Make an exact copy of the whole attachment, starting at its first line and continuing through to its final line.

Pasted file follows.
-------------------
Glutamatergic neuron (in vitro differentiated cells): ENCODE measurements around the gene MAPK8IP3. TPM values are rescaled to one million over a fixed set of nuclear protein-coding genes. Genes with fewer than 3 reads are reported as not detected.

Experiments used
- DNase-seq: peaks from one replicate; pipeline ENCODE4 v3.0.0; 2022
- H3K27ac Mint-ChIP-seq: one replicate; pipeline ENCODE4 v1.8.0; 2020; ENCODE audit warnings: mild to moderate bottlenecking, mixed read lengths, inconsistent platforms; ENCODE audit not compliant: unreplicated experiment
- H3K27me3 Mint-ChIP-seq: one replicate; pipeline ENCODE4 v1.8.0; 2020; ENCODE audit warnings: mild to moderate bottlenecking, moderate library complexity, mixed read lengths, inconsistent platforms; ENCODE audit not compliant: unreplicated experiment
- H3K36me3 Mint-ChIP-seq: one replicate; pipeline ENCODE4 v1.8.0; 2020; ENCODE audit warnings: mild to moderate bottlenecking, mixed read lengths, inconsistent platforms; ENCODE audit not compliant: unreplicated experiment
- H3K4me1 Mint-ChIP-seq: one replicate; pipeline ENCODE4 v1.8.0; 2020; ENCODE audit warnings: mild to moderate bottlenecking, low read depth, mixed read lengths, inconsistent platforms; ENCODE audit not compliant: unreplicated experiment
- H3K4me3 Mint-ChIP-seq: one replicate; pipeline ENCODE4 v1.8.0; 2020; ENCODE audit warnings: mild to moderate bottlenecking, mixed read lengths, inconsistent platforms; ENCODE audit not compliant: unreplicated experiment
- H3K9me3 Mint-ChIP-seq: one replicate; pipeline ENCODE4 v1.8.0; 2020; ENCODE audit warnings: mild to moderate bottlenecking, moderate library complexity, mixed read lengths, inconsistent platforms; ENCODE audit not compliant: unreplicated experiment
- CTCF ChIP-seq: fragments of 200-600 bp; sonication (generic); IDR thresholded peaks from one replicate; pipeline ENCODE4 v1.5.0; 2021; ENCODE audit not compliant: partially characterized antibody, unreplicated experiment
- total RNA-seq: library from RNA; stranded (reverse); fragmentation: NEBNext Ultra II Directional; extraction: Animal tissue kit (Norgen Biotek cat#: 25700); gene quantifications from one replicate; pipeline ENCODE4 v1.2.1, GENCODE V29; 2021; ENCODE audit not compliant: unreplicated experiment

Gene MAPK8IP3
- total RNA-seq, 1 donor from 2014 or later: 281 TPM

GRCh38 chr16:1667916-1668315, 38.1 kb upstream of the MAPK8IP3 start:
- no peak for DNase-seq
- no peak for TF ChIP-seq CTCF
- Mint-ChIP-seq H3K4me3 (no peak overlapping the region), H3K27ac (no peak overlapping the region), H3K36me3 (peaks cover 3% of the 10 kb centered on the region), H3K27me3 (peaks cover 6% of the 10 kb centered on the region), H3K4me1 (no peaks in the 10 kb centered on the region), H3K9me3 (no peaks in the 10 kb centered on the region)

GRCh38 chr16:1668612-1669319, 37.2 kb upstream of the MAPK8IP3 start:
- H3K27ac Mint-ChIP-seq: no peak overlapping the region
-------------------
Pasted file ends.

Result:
Glutamatergic neuron (in vitro differentiated cells): ENCODE measurements around the gene MAPK8IP3. TPM values are rescaled to one million over a fixed set of nuclear protein-coding genes. Genes with fewer than 3 reads are reported as not detected.

Experiments used
- DNase-seq: peaks from one replicate; pipeline ENCODE4 v3.0.0; 2022
- H3K27ac Mint-ChIP-seq: one replicate; pipeline ENCODE4 v1.8.0; 2020; ENCODE audit warnings: mild to moderate bottlenecking, mixed read lengths, inconsistent platforms; ENCODE audit not compliant: unreplicated experiment
- H3K27me3 Mint-ChIP-seq: one replicate; pipeline ENCODE4 v1.8.0; 2020; ENCODE audit warnings: mild to moderate bottlenecking, moderate library complexity, mixed read lengths, inconsistent platforms; ENCODE audit not compliant: unreplicated experiment
- H3K36me3 Mint-ChIP-seq: one replicate; pipeline ENCODE4 v1.8.0; 2020; ENCODE audit warnings: mild to moderate bottlenecking, mixed read lengths, inconsistent platforms; ENCODE audit not compliant: unreplicated experiment
- H3K4me1 Mint-ChIP-seq: one replicate; pipeline ENCODE4 v1.8.0; 2020; ENCODE audit warnings: mild to moderate bottlenecking, low read depth, mixed read lengths, inconsistent platforms; ENCODE audit not compliant: unreplicated experiment
- H3K4me3 Mint-ChIP-seq: one replicate; pipeline ENCODE4 v1.8.0; 2020; ENCODE audit warnings: mild to moderate bottlenecking, mixed read lengths, inconsistent platforms; ENCODE audit not compliant: unreplicated experiment
- H3K9me3 Mint-ChIP-seq: one replicate; pipeline ENCODE4 v1.8.0; 2020; ENCODE audit warnings: mild to moderate bottlenecking, moderate library complexity, mixed read lengths, inconsistent platforms; ENCODE audit not compliant: unreplicated experiment
- CTCF ChIP-seq: fragments of 200-600 bp; sonication (generic); IDR thresholded peaks from one replicate; pipeline ENCODE4 v1.5.0; 2021; ENCODE audit not compliant: partially characterized antibody, unreplicated experiment
- total RNA-seq: library from RNA; stranded (reverse); fragmentation: NEBNext Ultra II Directional; extraction: Animal tissue kit (Norgen Biotek cat#: 25700); gene quantifications from one replicate; pipeline ENCODE4 v1.2.1, GENCODE V29; 2021; ENCODE audit not compliant: unreplicated experiment

Gene MAPK8IP3
- total RNA-seq, 1 donor from 2014 or later: 281 TPM

GRCh38 chr16:1667916-1668315, 38.1 kb upstream of the MAPK8IP3 start:
- no peak for DNase-seq
- no peak for TF ChIP-seq CTCF
- Mint-ChIP-seq H3K4me3 (no peak overlapping the region), H3K27ac (no peak overlapping the region), H3K36me3 (peaks cover 3% of the 10 kb centered on the region), H3K27me3 (peaks cover 6% of the 10 kb centered on the region), H3K4me1 (no peaks in the 10 kb centered on the region), H3K9me3 (no peaks in the 10 kb centered on the region)

GRCh38 chr16:1668612-1669319, 37.2 kb upstream of the MAPK8IP3 start:
- H3K27ac Mint-ChIP-seq: no peak overlapping the region